A real origin story for The Scarlet Witch

Ever since Age of Ultron, it’s seemed like Wanda and Pietro were an afterthought at best, an embarrassment at worst. I’ve already said that all of the grief that Wanda’s been put through has never been about her, but about how it affects the other characters — the characters we’re supposed to really care about.

On top of that, the MCU before WandaVision has always felt a little hesitant to jump into the comic book movie with both feet. That may seem like an odd claim, since so much wacky stuff has happened over the past decade of movies, but there’s still been this invisible line of “Comic books are silly” that the filmmakers seem reluctant to cross.

To be fair: so much of Wanda and Pietro’s origin stories are so wacky, convoluted, and frequently retconned, that there’s not much worth preserving, in my opinion. The only comic version of Wanda that I’ve genuinely liked was James Robinson’s series, which essentially just turned her into kind of a cross between Starman and Doctor Strange. Even in the comics, the approach to her continuity has been to try and ignore it, because it’s too comic-booky.

It’s not just the MCU; X-Men had to include a line mocking the original yellow suits to make certain the audience knew they were in on the joke.2And still had Professor X wearing that goofy helmet in Cerebro. Baffling. Captain America and Black Panther both did a good job of embracing their comic book heritage without fear of looking foolish, but most of the rest has insisted that the comic book simply can’t translate directly into live action.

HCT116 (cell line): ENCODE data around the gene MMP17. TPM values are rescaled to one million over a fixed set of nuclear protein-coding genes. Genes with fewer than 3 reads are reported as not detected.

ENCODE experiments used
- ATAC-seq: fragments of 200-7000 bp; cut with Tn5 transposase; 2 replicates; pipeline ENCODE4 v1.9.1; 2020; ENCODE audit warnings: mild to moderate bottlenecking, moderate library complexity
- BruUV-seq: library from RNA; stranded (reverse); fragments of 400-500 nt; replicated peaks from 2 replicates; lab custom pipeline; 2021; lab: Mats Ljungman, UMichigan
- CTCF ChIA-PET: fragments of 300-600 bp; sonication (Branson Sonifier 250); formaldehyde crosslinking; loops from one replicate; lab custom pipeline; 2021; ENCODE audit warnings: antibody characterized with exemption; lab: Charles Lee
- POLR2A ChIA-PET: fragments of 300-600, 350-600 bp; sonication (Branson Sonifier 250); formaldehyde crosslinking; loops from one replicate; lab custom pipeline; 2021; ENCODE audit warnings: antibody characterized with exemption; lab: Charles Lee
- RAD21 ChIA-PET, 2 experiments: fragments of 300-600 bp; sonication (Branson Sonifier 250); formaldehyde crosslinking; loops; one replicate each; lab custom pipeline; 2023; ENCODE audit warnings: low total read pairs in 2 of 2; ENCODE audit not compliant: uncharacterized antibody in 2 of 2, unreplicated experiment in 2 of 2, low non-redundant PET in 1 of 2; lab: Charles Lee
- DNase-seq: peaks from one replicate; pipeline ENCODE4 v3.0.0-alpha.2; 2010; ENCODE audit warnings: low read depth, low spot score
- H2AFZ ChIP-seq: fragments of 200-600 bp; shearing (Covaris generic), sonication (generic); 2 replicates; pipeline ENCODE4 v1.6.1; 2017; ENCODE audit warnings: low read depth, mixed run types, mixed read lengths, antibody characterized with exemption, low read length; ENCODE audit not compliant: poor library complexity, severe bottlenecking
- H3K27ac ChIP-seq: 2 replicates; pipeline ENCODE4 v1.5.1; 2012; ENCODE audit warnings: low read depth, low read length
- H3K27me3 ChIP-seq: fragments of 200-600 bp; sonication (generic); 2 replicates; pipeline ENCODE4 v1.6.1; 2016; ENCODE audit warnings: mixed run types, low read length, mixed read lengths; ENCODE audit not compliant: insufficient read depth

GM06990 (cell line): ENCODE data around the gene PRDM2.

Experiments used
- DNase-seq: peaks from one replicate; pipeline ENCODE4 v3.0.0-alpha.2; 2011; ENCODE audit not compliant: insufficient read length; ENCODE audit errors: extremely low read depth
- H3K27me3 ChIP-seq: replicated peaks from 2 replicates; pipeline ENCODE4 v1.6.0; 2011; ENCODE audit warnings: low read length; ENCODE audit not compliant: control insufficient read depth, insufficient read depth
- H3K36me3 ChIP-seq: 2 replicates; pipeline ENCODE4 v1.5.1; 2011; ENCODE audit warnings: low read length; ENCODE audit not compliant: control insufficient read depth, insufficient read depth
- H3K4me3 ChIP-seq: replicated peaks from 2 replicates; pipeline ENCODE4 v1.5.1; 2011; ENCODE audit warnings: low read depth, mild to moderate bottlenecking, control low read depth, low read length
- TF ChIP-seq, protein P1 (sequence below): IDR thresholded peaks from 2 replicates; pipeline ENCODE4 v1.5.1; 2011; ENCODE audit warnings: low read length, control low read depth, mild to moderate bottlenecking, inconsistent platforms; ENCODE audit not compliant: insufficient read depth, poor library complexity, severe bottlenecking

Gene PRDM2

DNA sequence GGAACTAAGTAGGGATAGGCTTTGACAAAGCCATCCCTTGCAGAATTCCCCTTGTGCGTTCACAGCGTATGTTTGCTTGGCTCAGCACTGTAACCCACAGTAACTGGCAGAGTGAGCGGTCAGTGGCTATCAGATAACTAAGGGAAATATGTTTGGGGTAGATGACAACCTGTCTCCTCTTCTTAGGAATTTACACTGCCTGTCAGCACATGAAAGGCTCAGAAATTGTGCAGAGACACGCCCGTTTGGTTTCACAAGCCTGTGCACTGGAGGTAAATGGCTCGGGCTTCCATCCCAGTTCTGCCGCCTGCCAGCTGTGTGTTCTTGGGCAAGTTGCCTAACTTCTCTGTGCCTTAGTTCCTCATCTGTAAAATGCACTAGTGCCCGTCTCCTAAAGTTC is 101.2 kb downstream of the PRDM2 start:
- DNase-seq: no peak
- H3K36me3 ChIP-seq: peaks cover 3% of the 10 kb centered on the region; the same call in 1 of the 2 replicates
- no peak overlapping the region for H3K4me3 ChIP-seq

So it was always Wanda and Pietro Maximoff instead of their “silly hero nicknames,” and they were more or less Disney-bounding through their cinematic appearances. They’d have the same colors as their comic counterparts, but not the actual costumes, and definitely not the hair, because that would be silly.

And then WandaVision had an entire episode with her wearing her original costume. I believe the comic book costume got even more screen time than the new MCU version. (Which looks amazing. Just a perfect translation to the movies IMO). I never got the impression that it was “lampshading,” either: the series always seemed to treat everything it showed — except maybe circuses — with genuine affection.

The actual events of the MCU version of Wanda’s story haven’t changed all that much, with the crucial exception of establishing that she had her powers before she encountered the Infinity Stones. Which is a big deal post-Endgame, since Marvel’s had a tendency to blame everything on either “because mutants” or “because Infinity Stones.” (I hope that Monica Rambeau’s powers will be the only case of “because Wanda.”)

But devoting more time and depth to the character — even as translated into broad sitcom characterizations — was a huge move, since she’s been shown to be a super-powerful hero (or maybe villain, even) and we’ll now understand where she’s coming from. Contrast this series with Captain Marvel, which I think hit all the right notes in introducing a new super-powerful hero, but which was kind of restricted in that there’s just not a whole lot more to the character than “a chick who can hang.”

A super-hero story about more than heroes and villains

I kept saying how I felt “in sync” with WandaVision, and most of that was because it simply respected my intelligence. It wasn’t overly concerned that it was blowing my mind, as if I’d never read a comic book, and it didn’t waste time over-explaining things.